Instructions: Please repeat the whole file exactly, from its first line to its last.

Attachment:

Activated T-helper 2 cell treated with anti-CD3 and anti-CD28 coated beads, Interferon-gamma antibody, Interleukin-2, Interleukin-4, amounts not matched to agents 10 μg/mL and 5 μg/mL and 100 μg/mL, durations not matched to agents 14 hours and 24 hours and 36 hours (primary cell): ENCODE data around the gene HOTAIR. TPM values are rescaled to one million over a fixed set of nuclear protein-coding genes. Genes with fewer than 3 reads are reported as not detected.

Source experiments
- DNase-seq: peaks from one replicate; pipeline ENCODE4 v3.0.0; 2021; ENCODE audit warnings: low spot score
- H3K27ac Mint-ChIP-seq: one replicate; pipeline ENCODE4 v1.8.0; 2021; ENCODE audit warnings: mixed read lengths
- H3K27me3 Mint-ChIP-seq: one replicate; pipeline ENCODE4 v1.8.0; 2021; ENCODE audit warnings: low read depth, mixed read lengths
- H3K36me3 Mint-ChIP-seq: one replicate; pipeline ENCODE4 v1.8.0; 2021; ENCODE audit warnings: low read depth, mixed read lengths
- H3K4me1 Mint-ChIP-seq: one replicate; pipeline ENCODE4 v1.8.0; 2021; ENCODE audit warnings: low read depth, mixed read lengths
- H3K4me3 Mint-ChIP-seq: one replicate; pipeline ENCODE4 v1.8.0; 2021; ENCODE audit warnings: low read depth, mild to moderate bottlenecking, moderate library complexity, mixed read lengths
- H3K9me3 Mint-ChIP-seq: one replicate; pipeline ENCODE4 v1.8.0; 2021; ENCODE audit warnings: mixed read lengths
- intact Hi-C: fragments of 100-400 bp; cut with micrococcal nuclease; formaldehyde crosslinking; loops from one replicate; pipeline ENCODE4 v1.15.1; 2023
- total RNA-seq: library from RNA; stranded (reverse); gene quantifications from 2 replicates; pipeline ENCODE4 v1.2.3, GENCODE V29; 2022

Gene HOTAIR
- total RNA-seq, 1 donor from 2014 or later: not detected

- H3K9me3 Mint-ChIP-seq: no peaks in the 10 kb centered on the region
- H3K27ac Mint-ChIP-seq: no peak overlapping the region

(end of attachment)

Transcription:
Activated T-helper 2 cell treated with anti-CD3 and anti-CD28 coated beads, Interferon-gamma antibody, Interleukin-2, Interleukin-4, amounts not matched to agents 10 μg/mL and 5 μg/mL and 100 μg/mL, durations not matched to agents 14 hours and 24 hours and 36 hours (primary cell): ENCODE data around the gene HOTAIR. TPM values are rescaled to one million over a fixed set of nuclear protein-coding genes. Genes with fewer than 3 reads are reported as not detected.

Source experiments
- DNase-seq: peaks from one replicate; pipeline ENCODE4 v3.0.0; 2021; ENCODE audit warnings: low spot score
- H3K27ac Mint-ChIP-seq: one replicate; pipeline ENCODE4 v1.8.0; 2021; ENCODE audit warnings: mixed read lengths
- H3K27me3 Mint-ChIP-seq: one replicate; pipeline ENCODE4 v1.8.0; 2021; ENCODE audit warnings: low read depth, mixed read lengths
- H3K36me3 Mint-ChIP-seq: one replicate; pipeline ENCODE4 v1.8.0; 2021; ENCODE audit warnings: low read depth, mixed read lengths
- H3K4me1 Mint-ChIP-seq: one replicate; pipeline ENCODE4 v1.8.0; 2021; ENCODE audit warnings: low read depth, mixed read lengths
- H3K4me3 Mint-ChIP-seq: one replicate; pipeline ENCODE4 v1.8.0; 2021; ENCODE audit warnings: low read depth, mild to moderate bottlenecking, moderate library complexity, mixed read lengths
- H3K9me3 Mint-ChIP-seq: one replicate; pipeline ENCODE4 v1.8.0; 2021; ENCODE audit warnings: mixed read lengths
- intact Hi-C: fragments of 100-400 bp; cut with micrococcal nuclease; formaldehyde crosslinking; loops from one replicate; pipeline ENCODE4 v1.15.1; 2023
- total RNA-seq: library from RNA; stranded (reverse); gene quantifications from 2 replicates; pipeline ENCODE4 v1.2.3, GENCODE V29; 2022

Gene HOTAIR
- total RNA-seq, 1 donor from 2014 or later: not detected

- H3K9me3 Mint-ChIP-seq: no peaks in the 10 kb centered on the region
- H3K27ac Mint-ChIP-seq: no peak overlapping the region